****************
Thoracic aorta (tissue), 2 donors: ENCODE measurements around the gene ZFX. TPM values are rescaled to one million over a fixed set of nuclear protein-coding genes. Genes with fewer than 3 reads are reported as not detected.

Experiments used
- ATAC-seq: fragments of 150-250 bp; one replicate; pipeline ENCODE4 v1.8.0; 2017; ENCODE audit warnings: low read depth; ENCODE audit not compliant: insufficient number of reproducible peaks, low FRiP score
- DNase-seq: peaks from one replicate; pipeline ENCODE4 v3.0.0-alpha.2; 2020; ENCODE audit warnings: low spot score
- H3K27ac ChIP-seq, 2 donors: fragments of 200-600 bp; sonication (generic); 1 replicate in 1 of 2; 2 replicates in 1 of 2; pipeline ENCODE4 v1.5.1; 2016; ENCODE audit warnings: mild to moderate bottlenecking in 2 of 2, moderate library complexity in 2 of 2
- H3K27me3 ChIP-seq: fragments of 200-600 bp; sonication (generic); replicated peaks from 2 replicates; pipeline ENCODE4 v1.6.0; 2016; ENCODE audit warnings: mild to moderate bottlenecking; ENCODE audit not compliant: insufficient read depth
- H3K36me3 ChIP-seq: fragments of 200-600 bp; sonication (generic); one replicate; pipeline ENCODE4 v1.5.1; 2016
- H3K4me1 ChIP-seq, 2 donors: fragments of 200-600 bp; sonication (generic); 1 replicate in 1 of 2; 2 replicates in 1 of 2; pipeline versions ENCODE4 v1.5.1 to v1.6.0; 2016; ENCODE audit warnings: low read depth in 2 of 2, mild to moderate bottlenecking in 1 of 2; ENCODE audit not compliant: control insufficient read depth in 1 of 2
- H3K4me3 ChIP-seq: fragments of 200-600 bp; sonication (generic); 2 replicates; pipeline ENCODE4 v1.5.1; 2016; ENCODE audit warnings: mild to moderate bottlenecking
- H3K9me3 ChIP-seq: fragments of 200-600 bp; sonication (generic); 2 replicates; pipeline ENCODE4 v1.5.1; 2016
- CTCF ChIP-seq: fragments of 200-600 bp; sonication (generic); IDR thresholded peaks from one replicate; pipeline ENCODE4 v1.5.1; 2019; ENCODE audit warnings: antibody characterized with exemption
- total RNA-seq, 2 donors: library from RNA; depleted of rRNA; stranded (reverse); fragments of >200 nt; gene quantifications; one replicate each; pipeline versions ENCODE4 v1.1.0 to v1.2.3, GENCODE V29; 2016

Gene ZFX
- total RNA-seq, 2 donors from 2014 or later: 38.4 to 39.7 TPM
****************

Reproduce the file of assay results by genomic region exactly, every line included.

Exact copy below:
Thoracic aorta (tissue), 2 donors: ENCODE measurements around the gene ZFX. TPM values are rescaled to one million over a fixed set of nuclear protein-coding genes. Genes with fewer than 3 reads are reported as not detected.

Experiments used
- ATAC-seq: fragments of 150-250 bp; one replicate; pipeline ENCODE4 v1.8.0; 2017; ENCODE audit warnings: low read depth; ENCODE audit not compliant: insufficient number of reproducible peaks, low FRiP score
- DNase-seq: peaks from one replicate; pipeline ENCODE4 v3.0.0-alpha.2; 2020; ENCODE audit warnings: low spot score
- H3K27ac ChIP-seq, 2 donors: fragments of 200-600 bp; sonication (generic); 1 replicate in 1 of 2; 2 replicates in 1 of 2; pipeline ENCODE4 v1.5.1; 2016; ENCODE audit warnings: mild to moderate bottlenecking in 2 of 2, moderate library complexity in 2 of 2
- H3K27me3 ChIP-seq: fragments of 200-600 bp; sonication (generic); replicated peaks from 2 replicates; pipeline ENCODE4 v1.6.0; 2016; ENCODE audit warnings: mild to moderate bottlenecking; ENCODE audit not compliant: insufficient read depth
- H3K36me3 ChIP-seq: fragments of 200-600 bp; sonication (generic); one replicate; pipeline ENCODE4 v1.5.1; 2016
- H3K4me1 ChIP-seq, 2 donors: fragments of 200-600 bp; sonication (generic); 1 replicate in 1 of 2; 2 replicates in 1 of 2; pipeline versions ENCODE4 v1.5.1 to v1.6.0; 2016; ENCODE audit warnings: low read depth in 2 of 2, mild to moderate bottlenecking in 1 of 2; ENCODE audit not compliant: control insufficient read depth in 1 of 2
- H3K4me3 ChIP-seq: fragments of 200-600 bp; sonication (generic); 2 replicates; pipeline ENCODE4 v1.5.1; 2016; ENCODE audit warnings: mild to moderate bottlenecking
- H3K9me3 ChIP-seq: fragments of 200-600 bp; sonication (generic); 2 replicates; pipeline ENCODE4 v1.5.1; 2016
- CTCF ChIP-seq: fragments of 200-600 bp; sonication (generic); IDR thresholded peaks from one replicate; pipeline ENCODE4 v1.5.1; 2019; ENCODE audit warnings: antibody characterized with exemption
- total RNA-seq, 2 donors: library from RNA; depleted of rRNA; stranded (reverse); fragments of >200 nt; gene quantifications; one replicate each; pipeline versions ENCODE4 v1.1.0 to v1.2.3, GENCODE V29; 2016

Gene ZFX
- total RNA-seq, 2 donors from 2014 or later: 38.4 to 39.7 TPM